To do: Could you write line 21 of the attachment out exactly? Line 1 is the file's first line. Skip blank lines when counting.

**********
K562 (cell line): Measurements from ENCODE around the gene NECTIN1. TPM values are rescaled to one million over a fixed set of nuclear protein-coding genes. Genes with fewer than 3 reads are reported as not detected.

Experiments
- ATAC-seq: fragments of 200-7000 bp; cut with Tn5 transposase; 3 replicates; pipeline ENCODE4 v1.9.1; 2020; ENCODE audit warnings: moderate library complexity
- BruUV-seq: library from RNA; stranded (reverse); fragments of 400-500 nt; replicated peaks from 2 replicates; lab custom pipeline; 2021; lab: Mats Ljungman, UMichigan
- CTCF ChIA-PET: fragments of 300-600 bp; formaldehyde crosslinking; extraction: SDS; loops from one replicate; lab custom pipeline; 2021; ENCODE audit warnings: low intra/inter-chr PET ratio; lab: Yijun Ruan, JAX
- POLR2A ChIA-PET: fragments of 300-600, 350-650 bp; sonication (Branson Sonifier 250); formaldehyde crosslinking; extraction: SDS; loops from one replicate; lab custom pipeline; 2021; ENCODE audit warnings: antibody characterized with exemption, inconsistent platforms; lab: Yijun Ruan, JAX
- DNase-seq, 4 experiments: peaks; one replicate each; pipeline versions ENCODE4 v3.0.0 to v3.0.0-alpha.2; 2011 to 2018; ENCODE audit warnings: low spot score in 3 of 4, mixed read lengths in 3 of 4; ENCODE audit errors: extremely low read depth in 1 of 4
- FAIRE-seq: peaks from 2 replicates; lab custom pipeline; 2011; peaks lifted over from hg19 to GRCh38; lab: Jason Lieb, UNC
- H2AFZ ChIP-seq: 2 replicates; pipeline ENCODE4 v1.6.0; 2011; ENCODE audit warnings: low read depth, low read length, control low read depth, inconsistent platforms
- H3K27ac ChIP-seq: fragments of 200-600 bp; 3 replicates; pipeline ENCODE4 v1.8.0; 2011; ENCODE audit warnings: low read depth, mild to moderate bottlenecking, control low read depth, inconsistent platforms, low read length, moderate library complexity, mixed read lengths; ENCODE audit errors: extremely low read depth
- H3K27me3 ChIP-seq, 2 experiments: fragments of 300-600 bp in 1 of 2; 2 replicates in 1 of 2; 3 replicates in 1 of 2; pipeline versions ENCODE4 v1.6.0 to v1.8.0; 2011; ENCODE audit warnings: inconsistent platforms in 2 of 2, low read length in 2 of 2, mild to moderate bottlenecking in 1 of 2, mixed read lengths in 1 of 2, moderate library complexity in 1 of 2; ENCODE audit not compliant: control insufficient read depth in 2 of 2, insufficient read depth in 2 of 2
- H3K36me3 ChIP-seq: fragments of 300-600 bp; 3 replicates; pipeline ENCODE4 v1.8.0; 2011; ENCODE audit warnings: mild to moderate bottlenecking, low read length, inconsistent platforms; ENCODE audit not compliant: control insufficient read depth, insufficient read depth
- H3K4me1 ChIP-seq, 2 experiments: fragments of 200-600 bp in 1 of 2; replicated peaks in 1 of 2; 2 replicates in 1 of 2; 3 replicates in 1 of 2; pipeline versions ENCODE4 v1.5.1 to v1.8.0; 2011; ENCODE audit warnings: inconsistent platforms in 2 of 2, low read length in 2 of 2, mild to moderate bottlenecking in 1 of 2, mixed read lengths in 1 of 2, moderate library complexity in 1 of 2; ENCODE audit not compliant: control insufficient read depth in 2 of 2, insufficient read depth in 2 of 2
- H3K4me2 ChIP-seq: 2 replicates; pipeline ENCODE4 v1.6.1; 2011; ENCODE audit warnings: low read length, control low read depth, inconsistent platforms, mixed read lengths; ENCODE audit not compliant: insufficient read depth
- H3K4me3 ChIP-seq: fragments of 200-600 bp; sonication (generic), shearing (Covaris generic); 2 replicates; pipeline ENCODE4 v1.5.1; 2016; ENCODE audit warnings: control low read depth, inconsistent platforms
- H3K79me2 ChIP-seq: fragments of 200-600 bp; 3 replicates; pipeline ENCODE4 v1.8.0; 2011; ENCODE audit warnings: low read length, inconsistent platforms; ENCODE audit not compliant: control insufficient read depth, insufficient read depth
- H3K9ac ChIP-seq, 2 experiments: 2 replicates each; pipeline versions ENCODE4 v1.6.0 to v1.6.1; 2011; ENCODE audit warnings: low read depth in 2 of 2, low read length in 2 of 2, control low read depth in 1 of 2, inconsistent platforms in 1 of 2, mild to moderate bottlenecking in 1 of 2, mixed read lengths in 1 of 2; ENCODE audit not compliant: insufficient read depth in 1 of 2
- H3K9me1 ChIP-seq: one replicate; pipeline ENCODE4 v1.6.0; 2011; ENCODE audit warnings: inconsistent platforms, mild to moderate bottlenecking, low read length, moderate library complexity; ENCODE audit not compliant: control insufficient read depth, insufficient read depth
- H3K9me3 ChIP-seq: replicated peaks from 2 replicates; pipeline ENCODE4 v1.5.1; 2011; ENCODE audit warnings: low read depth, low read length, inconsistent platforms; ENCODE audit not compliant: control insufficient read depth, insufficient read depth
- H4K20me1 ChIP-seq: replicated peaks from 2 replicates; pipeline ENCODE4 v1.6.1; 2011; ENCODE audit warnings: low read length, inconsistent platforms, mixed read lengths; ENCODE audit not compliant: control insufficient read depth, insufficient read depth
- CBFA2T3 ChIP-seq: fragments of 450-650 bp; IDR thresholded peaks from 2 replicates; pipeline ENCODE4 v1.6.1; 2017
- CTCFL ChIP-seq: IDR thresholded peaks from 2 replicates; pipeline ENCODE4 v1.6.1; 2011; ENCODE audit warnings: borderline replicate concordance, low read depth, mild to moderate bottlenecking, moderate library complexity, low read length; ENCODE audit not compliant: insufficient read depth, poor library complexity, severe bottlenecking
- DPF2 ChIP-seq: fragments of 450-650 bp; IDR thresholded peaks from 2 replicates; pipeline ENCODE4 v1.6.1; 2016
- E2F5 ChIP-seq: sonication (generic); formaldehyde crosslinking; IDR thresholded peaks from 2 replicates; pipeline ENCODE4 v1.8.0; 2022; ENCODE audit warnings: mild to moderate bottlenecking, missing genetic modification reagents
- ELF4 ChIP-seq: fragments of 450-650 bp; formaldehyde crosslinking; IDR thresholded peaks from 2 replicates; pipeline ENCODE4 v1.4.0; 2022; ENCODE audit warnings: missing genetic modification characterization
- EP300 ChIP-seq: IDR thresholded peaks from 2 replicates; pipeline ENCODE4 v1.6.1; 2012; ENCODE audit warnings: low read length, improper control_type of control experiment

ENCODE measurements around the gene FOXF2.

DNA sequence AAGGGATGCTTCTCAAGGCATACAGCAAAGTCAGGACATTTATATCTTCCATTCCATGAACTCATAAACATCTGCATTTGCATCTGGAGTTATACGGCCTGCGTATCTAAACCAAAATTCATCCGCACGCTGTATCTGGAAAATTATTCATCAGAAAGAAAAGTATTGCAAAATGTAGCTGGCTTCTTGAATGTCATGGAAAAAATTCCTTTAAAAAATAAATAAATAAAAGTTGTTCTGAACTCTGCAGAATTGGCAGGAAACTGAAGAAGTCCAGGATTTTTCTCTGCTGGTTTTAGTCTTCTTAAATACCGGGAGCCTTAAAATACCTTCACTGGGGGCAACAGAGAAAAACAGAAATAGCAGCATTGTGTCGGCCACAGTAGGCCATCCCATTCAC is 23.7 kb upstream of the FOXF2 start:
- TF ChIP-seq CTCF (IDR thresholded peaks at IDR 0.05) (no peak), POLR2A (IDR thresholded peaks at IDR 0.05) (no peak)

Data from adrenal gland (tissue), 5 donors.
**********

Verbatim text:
- CBFA2T3 ChIP-seq: fragments of 450-650 bp; IDR thresholded peaks from 2 replicates; pipeline ENCODE4 v1.6.1; 2017